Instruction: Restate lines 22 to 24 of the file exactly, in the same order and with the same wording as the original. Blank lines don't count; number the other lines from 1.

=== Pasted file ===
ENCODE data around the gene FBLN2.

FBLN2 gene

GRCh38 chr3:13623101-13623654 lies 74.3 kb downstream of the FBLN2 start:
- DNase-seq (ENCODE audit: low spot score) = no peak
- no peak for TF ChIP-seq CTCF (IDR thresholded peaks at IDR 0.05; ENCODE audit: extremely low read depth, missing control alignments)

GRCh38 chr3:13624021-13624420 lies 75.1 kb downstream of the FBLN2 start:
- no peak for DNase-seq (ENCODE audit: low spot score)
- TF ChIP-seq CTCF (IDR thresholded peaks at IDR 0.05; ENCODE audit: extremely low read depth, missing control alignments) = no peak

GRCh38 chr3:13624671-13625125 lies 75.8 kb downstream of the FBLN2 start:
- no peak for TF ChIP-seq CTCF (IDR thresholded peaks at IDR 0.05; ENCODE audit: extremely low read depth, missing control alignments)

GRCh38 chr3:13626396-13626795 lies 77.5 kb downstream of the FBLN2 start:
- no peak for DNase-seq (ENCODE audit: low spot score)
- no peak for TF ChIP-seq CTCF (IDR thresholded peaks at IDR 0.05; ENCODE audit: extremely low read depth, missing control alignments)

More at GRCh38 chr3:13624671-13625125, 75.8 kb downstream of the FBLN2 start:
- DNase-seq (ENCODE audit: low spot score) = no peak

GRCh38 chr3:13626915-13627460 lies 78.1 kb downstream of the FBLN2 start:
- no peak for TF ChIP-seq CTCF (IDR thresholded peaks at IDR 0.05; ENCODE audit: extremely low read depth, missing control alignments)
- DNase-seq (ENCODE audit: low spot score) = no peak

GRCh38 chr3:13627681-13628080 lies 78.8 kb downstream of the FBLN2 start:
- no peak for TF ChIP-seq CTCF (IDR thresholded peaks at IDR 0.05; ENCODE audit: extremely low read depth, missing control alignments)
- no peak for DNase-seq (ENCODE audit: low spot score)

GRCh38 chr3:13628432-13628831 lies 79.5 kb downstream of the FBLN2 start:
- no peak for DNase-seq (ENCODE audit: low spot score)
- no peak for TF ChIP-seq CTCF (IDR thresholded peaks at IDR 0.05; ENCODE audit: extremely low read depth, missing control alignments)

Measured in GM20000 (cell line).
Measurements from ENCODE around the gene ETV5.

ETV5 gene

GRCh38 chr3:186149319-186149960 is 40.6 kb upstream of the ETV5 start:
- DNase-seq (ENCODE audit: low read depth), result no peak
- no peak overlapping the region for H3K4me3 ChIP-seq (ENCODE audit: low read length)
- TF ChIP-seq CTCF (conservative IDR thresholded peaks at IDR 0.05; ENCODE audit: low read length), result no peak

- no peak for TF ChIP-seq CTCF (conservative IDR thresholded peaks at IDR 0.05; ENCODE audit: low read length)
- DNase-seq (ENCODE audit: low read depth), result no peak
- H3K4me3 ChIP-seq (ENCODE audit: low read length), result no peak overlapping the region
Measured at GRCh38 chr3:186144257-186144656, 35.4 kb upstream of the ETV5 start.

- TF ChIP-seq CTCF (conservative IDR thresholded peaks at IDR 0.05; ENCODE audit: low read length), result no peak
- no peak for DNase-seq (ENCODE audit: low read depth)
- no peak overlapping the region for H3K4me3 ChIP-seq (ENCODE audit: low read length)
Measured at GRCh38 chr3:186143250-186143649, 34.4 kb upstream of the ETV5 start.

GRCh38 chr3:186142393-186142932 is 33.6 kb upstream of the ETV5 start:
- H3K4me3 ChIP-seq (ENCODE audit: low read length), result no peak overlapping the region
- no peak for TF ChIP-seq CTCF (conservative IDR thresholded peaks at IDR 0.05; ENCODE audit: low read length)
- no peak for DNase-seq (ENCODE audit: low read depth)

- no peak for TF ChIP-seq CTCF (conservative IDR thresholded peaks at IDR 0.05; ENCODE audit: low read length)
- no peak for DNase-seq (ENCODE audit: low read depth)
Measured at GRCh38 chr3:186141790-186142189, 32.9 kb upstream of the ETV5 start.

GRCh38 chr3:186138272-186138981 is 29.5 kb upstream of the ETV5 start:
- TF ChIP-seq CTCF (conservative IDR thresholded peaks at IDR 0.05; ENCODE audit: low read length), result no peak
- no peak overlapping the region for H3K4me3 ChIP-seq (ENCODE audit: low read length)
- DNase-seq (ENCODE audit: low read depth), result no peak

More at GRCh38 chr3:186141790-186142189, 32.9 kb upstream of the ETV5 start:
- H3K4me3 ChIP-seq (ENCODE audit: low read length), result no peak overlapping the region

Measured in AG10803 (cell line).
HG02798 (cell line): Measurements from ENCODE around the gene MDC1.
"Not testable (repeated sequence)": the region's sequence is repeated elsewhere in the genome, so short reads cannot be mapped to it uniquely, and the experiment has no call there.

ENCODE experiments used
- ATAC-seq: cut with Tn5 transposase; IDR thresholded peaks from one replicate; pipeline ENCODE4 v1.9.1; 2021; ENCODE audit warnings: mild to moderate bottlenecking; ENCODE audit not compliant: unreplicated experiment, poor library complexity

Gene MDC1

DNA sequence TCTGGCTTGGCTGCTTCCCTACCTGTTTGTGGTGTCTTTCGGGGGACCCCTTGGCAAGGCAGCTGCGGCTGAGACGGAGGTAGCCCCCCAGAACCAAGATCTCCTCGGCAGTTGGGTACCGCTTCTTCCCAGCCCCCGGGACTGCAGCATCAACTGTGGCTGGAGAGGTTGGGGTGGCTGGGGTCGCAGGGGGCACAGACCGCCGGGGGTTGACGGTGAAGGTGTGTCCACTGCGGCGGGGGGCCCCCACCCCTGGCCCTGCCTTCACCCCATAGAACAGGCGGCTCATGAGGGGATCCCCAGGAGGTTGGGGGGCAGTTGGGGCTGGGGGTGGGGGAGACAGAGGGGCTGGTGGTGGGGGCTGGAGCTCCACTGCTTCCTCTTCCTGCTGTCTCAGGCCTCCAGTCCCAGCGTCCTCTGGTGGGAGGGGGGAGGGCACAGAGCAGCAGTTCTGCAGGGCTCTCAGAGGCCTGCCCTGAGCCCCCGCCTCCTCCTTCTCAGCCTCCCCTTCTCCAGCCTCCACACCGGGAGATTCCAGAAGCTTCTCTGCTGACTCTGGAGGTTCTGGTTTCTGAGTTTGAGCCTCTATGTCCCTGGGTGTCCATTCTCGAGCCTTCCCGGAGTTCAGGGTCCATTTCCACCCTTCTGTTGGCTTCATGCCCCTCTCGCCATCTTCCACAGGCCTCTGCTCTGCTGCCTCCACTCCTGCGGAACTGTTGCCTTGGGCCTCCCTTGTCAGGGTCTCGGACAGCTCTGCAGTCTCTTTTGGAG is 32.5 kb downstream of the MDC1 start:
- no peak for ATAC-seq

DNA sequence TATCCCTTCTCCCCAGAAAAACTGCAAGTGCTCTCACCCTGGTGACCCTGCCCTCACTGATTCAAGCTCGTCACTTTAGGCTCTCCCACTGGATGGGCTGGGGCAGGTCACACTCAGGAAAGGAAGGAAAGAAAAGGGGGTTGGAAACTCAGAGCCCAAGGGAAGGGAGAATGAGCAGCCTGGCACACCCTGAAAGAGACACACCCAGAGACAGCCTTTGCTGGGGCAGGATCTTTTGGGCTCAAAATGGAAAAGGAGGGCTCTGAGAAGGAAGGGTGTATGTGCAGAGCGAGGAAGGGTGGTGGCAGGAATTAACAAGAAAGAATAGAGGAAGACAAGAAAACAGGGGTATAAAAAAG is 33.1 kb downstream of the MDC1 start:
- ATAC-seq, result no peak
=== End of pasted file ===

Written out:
GRCh38 chr3:13628432-13628831 lies 79.5 kb downstream of the FBLN2 start:
- no peak for DNase-seq (ENCODE audit: low spot score)
- no peak for TF ChIP-seq CTCF (IDR thresholded peaks at IDR 0.05; ENCODE audit: extremely low read depth, missing control alignments)